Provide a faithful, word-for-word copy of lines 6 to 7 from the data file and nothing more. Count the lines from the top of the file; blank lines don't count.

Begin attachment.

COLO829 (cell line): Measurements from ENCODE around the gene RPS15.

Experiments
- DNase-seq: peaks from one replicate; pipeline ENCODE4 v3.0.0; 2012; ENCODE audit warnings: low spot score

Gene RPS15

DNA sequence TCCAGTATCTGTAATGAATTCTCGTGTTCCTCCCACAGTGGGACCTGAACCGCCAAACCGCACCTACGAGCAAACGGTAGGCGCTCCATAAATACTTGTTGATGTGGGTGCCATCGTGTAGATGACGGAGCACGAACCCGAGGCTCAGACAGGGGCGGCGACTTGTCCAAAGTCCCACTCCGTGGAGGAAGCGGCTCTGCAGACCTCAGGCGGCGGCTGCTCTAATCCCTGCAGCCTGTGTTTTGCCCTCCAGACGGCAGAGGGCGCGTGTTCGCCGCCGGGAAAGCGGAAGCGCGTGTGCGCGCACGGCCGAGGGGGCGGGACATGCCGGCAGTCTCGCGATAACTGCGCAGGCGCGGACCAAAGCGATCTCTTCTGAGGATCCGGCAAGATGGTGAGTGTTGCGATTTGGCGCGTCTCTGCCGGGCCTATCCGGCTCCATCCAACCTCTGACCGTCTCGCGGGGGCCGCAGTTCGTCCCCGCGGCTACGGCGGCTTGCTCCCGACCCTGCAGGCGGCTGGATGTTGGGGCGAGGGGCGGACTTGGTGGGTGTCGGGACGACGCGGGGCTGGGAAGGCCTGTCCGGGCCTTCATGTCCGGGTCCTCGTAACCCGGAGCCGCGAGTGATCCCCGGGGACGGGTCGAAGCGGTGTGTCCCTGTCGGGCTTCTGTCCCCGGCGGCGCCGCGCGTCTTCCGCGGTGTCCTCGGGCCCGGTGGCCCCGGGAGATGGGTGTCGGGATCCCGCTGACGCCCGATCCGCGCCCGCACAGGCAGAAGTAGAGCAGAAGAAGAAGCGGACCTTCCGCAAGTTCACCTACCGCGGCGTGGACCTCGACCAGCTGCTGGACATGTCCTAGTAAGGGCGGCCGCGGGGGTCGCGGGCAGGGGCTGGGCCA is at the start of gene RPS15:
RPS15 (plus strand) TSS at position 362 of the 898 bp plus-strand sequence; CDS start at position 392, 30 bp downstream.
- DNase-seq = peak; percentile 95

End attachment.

RPS15 (plus strand) TSS at position 362 of the 898 bp plus-strand sequence; CDS start at position 392, 30 bp downstream.
- DNase-seq = peak; percentile 95